The report’s proposals are extremely comprehensive. They clearly recognize that uncoordinated country actions against hybrid arrangements carry a high risk of double taxation, with both countries to a hybrid arrangement potentially attempting to tax the same income. Therefore, the report includes priority rules for which country — investor / investee, etc. — should act first to eliminate the benefit. In a perfect world the rules might actually work quite well. However, clearly countries will act, and have already been acting, unilaterally in this area – the latest example being Spain which I will discuss below. For U.S. MNCs, this will likely result in a one-way street of increased foreign country disallowance of interest expense on hybrid instruments and on most financing involving hybrid entities. This result can occur under the report as drafted currently even where all or a part of the so-called hybrid income may be taxed under U.S. Subpart F rules or upon repatriation to the United States. Further, as I have whined before, no effort was made in the report to address the reverse case and eliminate double taxation where there is a denial of a local country interest deduction based on earnings-stripping or thin-cap-type provisions and full taxation of the interest to the lender. As discussed below, this type of deduction limitation is proliferating worldwide as countries look for increased tax revenue – Spain and Sweden examples are discussed below. Maybe the OECD needs to follow the BEPS project with a companion project called Preventing Base Expansion and Deduction Denial (which would be BEDD). But I’m not optimistic about this either. For MNCs, a full review of their global treasury policies is urgently mandated.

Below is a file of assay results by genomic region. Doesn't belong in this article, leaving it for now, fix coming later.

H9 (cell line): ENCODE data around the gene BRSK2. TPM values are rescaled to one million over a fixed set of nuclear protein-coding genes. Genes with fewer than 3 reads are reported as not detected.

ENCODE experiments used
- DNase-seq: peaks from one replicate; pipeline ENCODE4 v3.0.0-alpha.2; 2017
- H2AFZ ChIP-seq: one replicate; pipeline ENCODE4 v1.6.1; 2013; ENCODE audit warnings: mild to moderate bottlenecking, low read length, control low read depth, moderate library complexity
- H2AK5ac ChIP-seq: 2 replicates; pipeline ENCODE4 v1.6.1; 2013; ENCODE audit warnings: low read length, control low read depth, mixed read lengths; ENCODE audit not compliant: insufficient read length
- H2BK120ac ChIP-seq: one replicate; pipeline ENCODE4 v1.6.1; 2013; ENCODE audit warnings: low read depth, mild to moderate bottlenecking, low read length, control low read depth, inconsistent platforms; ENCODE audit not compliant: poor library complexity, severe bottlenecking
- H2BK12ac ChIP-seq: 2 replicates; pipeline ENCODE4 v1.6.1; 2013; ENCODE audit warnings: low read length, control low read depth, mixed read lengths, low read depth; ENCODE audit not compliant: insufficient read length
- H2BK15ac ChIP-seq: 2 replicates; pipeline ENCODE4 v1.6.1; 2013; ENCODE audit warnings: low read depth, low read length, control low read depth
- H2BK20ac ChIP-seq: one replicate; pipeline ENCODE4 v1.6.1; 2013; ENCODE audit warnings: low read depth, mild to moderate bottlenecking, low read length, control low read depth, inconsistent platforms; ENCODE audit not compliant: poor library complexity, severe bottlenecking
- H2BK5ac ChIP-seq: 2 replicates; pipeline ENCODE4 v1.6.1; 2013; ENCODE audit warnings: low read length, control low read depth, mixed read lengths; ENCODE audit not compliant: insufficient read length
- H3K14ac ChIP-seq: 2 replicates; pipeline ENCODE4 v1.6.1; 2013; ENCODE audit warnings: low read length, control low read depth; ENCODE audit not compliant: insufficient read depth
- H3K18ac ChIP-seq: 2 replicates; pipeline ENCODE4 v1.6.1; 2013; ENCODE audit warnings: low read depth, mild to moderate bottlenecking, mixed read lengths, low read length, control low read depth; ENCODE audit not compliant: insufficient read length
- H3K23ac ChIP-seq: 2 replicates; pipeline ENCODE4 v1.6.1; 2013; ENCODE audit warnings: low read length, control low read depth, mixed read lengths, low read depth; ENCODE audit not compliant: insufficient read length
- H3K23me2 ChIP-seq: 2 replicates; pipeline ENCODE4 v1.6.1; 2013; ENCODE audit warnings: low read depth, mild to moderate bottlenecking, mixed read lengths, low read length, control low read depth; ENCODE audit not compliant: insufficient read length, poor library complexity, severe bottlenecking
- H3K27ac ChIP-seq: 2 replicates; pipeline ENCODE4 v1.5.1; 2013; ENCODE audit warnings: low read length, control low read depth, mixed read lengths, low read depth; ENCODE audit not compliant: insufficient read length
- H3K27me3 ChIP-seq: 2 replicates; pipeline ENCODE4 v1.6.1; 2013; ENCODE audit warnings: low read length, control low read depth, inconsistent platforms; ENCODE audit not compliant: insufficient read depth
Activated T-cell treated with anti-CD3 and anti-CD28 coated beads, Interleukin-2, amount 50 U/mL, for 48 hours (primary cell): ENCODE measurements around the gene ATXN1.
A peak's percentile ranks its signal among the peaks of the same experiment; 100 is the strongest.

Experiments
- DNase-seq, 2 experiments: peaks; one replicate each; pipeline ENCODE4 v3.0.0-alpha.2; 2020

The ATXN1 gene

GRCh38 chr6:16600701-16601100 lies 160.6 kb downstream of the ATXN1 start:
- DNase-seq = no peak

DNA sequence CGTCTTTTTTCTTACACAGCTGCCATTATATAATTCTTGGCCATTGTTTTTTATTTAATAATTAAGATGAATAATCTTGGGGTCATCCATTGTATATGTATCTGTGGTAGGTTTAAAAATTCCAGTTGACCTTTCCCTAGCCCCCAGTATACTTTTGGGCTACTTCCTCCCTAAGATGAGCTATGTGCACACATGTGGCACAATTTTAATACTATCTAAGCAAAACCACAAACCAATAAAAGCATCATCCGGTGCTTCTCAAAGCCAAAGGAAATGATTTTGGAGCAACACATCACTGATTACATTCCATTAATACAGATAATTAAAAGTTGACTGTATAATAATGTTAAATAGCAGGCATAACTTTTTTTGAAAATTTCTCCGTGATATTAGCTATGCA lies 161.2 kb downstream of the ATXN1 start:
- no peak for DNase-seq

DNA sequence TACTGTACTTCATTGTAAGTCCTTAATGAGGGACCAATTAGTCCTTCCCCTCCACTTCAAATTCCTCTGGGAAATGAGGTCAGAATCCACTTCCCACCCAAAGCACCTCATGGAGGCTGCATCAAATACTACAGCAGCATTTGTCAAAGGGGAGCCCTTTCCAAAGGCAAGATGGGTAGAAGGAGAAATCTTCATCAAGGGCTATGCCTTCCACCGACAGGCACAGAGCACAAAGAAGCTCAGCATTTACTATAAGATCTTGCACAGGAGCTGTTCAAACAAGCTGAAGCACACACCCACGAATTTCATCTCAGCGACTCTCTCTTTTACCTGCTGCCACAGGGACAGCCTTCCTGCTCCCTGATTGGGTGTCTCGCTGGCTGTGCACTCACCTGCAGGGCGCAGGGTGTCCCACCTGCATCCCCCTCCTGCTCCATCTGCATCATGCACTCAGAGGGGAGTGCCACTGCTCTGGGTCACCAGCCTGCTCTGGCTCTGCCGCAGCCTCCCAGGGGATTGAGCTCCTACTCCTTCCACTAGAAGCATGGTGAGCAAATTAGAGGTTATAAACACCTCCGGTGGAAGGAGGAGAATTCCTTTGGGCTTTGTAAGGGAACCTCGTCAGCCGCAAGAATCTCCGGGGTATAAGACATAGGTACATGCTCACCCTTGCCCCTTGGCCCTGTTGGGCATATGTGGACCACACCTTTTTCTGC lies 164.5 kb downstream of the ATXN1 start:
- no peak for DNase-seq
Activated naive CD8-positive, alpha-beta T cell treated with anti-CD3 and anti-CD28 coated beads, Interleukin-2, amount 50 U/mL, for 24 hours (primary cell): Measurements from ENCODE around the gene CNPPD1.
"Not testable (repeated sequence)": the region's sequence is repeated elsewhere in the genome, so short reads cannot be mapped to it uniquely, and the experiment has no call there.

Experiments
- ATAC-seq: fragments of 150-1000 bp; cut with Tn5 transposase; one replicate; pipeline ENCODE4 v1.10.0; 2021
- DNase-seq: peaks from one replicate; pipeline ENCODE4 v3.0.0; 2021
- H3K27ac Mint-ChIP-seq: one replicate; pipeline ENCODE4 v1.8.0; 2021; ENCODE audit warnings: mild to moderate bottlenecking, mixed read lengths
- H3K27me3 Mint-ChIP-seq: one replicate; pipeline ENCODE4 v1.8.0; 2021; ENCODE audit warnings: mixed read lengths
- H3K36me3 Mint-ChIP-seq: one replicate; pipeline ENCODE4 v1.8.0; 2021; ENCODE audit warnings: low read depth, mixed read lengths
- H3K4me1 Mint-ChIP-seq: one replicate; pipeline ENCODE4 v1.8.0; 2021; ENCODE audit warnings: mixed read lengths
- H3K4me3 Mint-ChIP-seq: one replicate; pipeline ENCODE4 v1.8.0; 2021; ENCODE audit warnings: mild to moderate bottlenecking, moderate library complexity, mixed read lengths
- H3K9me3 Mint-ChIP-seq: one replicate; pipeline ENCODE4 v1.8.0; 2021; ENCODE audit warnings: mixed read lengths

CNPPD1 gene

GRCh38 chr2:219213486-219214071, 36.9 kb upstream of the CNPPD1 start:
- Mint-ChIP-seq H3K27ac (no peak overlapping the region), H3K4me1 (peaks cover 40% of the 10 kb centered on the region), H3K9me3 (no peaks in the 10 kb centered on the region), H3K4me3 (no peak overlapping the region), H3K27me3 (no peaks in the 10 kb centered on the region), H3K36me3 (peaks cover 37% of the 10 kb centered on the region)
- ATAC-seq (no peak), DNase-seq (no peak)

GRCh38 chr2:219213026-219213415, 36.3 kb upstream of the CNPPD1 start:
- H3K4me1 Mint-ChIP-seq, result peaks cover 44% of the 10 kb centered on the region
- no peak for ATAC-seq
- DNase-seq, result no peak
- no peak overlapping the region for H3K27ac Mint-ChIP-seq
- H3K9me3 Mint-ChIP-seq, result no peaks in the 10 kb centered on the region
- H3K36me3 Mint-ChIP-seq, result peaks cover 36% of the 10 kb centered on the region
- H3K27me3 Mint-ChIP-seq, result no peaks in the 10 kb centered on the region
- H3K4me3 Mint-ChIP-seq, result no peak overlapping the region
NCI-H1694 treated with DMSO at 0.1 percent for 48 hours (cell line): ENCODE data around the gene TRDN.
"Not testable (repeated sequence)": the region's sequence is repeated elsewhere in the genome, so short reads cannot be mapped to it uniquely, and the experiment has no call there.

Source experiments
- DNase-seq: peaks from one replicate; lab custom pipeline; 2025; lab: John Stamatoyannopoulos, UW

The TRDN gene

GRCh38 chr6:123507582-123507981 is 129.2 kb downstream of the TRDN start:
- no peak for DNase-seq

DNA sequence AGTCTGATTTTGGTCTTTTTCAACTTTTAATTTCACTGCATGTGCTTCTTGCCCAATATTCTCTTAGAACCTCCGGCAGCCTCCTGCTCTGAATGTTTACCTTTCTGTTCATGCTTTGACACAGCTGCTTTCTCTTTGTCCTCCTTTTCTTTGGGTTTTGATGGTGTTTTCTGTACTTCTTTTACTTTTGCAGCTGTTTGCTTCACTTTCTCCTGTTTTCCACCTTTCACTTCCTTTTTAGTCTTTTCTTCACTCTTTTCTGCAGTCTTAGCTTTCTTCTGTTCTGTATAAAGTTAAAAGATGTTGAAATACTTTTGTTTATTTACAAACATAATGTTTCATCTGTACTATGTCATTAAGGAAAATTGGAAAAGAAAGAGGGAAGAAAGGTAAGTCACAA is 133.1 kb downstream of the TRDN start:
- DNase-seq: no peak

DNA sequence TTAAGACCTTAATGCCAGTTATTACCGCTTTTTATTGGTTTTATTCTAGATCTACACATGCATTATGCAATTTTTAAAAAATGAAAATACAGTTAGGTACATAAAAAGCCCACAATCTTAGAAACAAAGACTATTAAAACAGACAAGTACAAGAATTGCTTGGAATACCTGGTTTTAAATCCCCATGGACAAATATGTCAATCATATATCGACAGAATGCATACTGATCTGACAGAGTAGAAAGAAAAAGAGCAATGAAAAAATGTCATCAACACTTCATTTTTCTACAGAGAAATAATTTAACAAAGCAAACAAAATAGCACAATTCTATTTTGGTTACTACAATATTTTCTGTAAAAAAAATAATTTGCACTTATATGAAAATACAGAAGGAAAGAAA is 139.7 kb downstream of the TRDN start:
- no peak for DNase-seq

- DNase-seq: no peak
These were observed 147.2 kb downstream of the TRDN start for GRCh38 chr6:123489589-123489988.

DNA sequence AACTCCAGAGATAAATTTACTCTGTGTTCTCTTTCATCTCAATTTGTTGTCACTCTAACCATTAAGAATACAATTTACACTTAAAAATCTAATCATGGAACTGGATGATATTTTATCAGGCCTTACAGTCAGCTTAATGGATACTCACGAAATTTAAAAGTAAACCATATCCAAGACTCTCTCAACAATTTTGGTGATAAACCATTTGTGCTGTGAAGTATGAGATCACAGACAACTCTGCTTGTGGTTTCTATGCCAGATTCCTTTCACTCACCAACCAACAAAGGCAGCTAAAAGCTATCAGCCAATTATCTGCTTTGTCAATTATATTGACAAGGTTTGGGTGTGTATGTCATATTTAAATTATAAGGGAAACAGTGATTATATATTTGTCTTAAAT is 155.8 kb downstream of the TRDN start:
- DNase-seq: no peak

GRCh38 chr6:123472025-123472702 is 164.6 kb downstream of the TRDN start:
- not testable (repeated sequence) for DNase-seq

Turning to Action 6 on treaty abuse, consistent with the discussion draft, this report still includes a recommendation for a U.S.-style Limitation on Benefits (LOB) provision to be coupled with a principal-purpose-type GAAR provision. The good news is that the report is somewhat softened on this point in that it acknowledges that countries may just choose one or the other – although the OECD prefers the adoption of both. As I’ve previously written, as between the two approaches, I am a reluctant fan of LOB, not so much because I love the LOB rules but because I shudder to think about how a principal purpose test would be applied to holding and financing companies where inevitably a country’s tax treaty network will be an important criterion for selecting the location of the entity.
Action 8 on transfer pricing for intangibles – again consistent with the discussion draft (which in this case was a revised discussion draft) — would directionally allocate IP returns based on value creation, not merely on ownership or funding of IP. A new addition is that an additional criterion for value creation could be the actual exploitation of the intangible. It’s not obvious to me that exploiting an intangible creates value. I worry that adding this criterion leads to even more potential profit-grab controversies. The report represents interim guidance – so more to come on how to allocate IP returns and also on tough issues such as dealing with risk and hard to value intangibles (but aren’t they all hard to value?). And seems to me to be tough issues to achieve country consensus on.